Forceful Sex by relatives – Do we Have Laws in India to Protect the Victims?

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A few days back I read that a father had impregnated his 15 year old daughter. His wife was aware of his acts. But she couldn’t do anything to protect her daughter. She was continuously threatened by her husband. When questioned by the police she confessed that she said she supported him because she was financially incapable. She was convinced that this was the best way to protect her daughter’s future and family’s reputation. On knowing the truth the society could have abandoned the daughter and the family (which would have affected the future of her other children as well).

The sexual intercourse between close relatives is referred to as incest. Certain cultures and tribes support incest. In Andra Pradesh, Menarikam marriage takes place where maternal uncle is married to his niece or marriage between cross cousins take place. Marriage between cross cousins is also allowed in Muslims, Zoroastrians and Jews. But in most cases incest is not consensual. In India crime of incest is considered a taboo and is seldom discussed.

Unfortunately it is not the offender but the victim who suffers the wrath of the society in such matters. When a child is raped or abused by her/his father, brother, uncle or any other close relative, her/he is also forced to continue the relation. The abuser usually threatens the child and convinces him/her that silence is the only resort he/she is left with. The child is continuously harassed and sexually abused by the perpetrator. It affects the child mentally, physically and psychologically. The mental agony may result in deterioration of health or diet. It is difficult for these victims to trust others in future.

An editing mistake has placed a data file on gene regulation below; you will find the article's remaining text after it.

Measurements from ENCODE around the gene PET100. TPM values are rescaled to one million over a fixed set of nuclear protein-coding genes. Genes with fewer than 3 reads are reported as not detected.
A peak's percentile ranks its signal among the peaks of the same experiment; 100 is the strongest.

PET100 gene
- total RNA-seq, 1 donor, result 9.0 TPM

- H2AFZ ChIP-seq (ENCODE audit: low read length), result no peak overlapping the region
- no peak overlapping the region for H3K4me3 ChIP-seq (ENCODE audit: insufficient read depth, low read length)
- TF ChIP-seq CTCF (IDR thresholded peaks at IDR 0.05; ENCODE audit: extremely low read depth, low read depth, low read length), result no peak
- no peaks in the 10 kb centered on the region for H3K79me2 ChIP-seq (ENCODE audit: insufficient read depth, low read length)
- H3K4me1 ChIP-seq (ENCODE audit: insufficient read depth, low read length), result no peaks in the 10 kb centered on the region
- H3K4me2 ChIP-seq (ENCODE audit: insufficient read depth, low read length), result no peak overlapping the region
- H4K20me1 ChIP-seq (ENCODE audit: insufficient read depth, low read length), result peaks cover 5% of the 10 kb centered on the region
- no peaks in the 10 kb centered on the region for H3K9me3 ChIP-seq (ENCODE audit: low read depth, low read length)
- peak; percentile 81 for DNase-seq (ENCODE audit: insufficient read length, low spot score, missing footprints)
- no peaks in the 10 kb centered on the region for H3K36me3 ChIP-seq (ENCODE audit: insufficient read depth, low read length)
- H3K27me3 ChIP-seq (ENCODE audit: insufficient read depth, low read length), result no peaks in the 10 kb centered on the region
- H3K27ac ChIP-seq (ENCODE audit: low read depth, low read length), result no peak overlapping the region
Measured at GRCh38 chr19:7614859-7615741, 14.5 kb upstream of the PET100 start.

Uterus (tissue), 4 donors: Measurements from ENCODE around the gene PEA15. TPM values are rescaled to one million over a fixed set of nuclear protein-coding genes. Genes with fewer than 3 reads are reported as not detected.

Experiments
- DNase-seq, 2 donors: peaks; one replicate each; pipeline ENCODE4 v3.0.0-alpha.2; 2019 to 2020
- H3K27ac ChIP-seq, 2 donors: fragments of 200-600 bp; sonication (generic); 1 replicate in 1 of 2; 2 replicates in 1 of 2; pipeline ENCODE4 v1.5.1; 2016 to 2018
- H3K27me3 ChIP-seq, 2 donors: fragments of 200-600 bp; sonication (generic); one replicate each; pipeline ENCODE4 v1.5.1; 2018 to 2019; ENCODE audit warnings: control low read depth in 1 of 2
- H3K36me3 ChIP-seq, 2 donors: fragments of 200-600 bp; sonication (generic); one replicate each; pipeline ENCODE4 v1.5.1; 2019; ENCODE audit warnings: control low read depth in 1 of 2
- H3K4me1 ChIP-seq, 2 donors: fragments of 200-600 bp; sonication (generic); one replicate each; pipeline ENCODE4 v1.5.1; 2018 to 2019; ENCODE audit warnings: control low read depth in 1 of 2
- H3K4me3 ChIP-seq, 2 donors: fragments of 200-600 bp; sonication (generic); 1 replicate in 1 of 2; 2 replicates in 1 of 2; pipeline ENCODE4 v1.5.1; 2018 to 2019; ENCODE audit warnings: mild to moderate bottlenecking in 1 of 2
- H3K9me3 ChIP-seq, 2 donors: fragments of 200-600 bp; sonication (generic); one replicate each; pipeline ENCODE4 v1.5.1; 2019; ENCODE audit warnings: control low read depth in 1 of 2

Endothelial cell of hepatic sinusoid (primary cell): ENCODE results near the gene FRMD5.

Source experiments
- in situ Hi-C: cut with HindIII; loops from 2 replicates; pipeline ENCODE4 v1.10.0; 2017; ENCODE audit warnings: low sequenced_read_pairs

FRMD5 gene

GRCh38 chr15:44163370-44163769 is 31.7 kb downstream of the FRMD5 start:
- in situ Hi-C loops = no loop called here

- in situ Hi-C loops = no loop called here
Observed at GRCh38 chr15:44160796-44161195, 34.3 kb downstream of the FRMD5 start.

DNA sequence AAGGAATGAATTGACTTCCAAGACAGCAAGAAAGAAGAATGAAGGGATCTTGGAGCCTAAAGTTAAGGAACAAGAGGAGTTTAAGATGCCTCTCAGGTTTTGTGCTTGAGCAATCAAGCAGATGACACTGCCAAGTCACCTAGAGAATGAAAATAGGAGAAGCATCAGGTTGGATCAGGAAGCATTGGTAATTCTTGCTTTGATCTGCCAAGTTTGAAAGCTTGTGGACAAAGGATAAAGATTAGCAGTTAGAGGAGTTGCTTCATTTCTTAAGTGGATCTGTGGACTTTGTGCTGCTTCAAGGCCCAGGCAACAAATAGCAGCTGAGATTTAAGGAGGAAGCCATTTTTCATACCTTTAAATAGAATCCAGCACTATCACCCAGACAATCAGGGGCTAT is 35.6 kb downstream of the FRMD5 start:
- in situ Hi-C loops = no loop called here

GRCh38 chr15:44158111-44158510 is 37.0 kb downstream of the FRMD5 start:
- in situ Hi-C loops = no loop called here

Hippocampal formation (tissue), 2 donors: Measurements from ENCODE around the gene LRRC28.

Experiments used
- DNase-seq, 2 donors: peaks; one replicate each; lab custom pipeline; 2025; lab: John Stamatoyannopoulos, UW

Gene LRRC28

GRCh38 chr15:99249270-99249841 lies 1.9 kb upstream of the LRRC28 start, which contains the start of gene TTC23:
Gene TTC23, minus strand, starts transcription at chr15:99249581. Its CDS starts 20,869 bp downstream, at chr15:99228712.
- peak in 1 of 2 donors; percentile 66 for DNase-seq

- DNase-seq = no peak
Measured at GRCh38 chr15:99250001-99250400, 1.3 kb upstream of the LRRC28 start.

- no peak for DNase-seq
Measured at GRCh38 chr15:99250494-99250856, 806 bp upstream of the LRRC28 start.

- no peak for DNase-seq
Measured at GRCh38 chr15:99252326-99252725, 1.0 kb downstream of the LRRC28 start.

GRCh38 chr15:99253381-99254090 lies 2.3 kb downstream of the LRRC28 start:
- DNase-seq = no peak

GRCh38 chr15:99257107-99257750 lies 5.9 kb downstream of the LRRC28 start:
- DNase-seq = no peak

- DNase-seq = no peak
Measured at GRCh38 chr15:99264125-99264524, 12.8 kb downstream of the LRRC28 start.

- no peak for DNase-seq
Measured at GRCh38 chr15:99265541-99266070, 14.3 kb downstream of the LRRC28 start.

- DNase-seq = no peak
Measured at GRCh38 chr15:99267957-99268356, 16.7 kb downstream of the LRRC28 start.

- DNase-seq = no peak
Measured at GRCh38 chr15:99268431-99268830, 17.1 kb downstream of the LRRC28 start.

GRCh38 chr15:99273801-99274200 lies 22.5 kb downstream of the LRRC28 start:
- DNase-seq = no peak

A study by Tata Institute of Social Sciences points out that one out of three girls and one out of 10 boys had been sexually abused as a child. Fifty per cent of child sexual abuse occurs at home. 15 per cent were used for masturbation mostly by male relatives when they were less than 10 years old. Seventy- five per cent of the abusers were adult family members.

In India we do not have any specific legislation regarding “incest” whereas in many developed countries like U.S.A, Britain and Germany incest is treated as offense. The present Indian Law is insufficient to prevent child abuse. We have no specific law on child abuse. The Indian Penal Code recognizes rape and sodomy as an offence but it doesn’t treat child abuse specifically. Anything less than rape comes under the ambit of “outraging the modesty of a woman”, which is vague and open to interpretation. Moreover Section 354 (outraging the modesty of a woman) is a bailable offence and in many cases the accused may abscond easily. It only relates to women and therefore males cannot be protected under this section.

Although Section 23 of the Juvenile Justice Act deals with assault the punishment prescribed in it is only 6 months. Again Section 5 of the Immoral Traffic Prevention Act, 1956 prescribes punishment for seven years for inducement of child into prostitution but it does not address child abuse. The abuse of boys is usually overlooked. Only Section 377 talks about unnatural acts under which offences like sodomy may be charged.